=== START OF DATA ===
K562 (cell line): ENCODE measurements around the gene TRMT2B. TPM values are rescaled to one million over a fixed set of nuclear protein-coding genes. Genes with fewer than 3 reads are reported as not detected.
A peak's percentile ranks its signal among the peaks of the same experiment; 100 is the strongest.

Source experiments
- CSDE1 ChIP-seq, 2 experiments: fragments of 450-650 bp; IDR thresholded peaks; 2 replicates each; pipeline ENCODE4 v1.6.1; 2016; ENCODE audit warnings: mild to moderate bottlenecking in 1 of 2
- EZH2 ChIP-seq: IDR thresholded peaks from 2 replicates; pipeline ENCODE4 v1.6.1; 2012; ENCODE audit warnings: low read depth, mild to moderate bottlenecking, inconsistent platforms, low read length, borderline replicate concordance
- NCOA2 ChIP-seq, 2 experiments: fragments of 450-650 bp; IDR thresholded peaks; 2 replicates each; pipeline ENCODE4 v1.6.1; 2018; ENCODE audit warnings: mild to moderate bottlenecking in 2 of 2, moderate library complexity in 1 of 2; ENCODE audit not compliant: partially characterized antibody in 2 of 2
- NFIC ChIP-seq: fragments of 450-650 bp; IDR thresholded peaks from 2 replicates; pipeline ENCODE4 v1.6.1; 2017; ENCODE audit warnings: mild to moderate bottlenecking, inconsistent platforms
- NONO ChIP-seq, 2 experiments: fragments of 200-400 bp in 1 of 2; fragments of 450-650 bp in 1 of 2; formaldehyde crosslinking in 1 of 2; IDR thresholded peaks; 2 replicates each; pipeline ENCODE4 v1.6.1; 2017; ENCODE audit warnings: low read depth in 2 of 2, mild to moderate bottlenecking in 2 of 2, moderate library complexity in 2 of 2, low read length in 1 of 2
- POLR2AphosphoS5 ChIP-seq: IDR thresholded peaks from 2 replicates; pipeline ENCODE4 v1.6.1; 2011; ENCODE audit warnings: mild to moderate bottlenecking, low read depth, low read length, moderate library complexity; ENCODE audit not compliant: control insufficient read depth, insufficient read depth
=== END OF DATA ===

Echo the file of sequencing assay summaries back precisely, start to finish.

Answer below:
K562 (cell line): ENCODE measurements around the gene TRMT2B. TPM values are rescaled to one million over a fixed set of nuclear protein-coding genes. Genes with fewer than 3 reads are reported as not detected.
A peak's percentile ranks its signal among the peaks of the same experiment; 100 is the strongest.

Source experiments
- CSDE1 ChIP-seq, 2 experiments: fragments of 450-650 bp; IDR thresholded peaks; 2 replicates each; pipeline ENCODE4 v1.6.1; 2016; ENCODE audit warnings: mild to moderate bottlenecking in 1 of 2
- EZH2 ChIP-seq: IDR thresholded peaks from 2 replicates; pipeline ENCODE4 v1.6.1; 2012; ENCODE audit warnings: low read depth, mild to moderate bottlenecking, inconsistent platforms, low read length, borderline replicate concordance
- NCOA2 ChIP-seq, 2 experiments: fragments of 450-650 bp; IDR thresholded peaks; 2 replicates each; pipeline ENCODE4 v1.6.1; 2018; ENCODE audit warnings: mild to moderate bottlenecking in 2 of 2, moderate library complexity in 1 of 2; ENCODE audit not compliant: partially characterized antibody in 2 of 2
- NFIC ChIP-seq: fragments of 450-650 bp; IDR thresholded peaks from 2 replicates; pipeline ENCODE4 v1.6.1; 2017; ENCODE audit warnings: mild to moderate bottlenecking, inconsistent platforms
- NONO ChIP-seq, 2 experiments: fragments of 200-400 bp in 1 of 2; fragments of 450-650 bp in 1 of 2; formaldehyde crosslinking in 1 of 2; IDR thresholded peaks; 2 replicates each; pipeline ENCODE4 v1.6.1; 2017; ENCODE audit warnings: low read depth in 2 of 2, mild to moderate bottlenecking in 2 of 2, moderate library complexity in 2 of 2, low read length in 1 of 2
- POLR2AphosphoS5 ChIP-seq: IDR thresholded peaks from 2 replicates; pipeline ENCODE4 v1.6.1; 2011; ENCODE audit warnings: mild to moderate bottlenecking, low read depth, low read length, moderate library complexity; ENCODE audit not compliant: control insufficient read depth, insufficient read depth